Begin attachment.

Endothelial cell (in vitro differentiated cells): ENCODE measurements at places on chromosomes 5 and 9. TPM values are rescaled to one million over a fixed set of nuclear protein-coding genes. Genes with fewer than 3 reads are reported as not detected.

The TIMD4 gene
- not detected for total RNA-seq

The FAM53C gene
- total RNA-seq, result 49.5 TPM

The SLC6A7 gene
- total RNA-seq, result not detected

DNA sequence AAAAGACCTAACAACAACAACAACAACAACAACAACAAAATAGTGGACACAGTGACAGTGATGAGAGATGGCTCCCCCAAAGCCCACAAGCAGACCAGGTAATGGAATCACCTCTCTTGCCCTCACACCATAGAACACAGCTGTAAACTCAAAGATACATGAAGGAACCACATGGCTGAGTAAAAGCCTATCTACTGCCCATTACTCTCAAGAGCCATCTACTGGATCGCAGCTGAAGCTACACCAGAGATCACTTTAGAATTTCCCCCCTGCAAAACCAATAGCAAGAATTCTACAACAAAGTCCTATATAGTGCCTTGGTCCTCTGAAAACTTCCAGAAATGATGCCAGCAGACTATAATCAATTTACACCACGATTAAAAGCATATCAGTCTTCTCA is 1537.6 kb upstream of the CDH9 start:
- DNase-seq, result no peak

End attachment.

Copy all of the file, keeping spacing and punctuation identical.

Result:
Endothelial cell (in vitro differentiated cells): ENCODE measurements at places on chromosomes 5 and 9. TPM values are rescaled to one million over a fixed set of nuclear protein-coding genes. Genes with fewer than 3 reads are reported as not detected.

The TIMD4 gene
- not detected for total RNA-seq

The FAM53C gene
- total RNA-seq, result 49.5 TPM

The SLC6A7 gene
- total RNA-seq, result not detected

DNA sequence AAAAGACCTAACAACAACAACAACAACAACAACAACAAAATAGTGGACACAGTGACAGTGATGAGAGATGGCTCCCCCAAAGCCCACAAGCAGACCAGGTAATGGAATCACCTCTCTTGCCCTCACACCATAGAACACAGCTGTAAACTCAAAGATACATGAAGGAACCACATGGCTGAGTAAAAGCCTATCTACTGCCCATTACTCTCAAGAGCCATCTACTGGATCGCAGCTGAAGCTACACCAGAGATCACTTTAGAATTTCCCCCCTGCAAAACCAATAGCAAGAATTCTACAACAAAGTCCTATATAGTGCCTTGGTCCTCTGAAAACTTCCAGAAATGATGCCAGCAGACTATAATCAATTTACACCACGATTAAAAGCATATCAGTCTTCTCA is 1537.6 kb upstream of the CDH9 start:
- DNase-seq, result no peak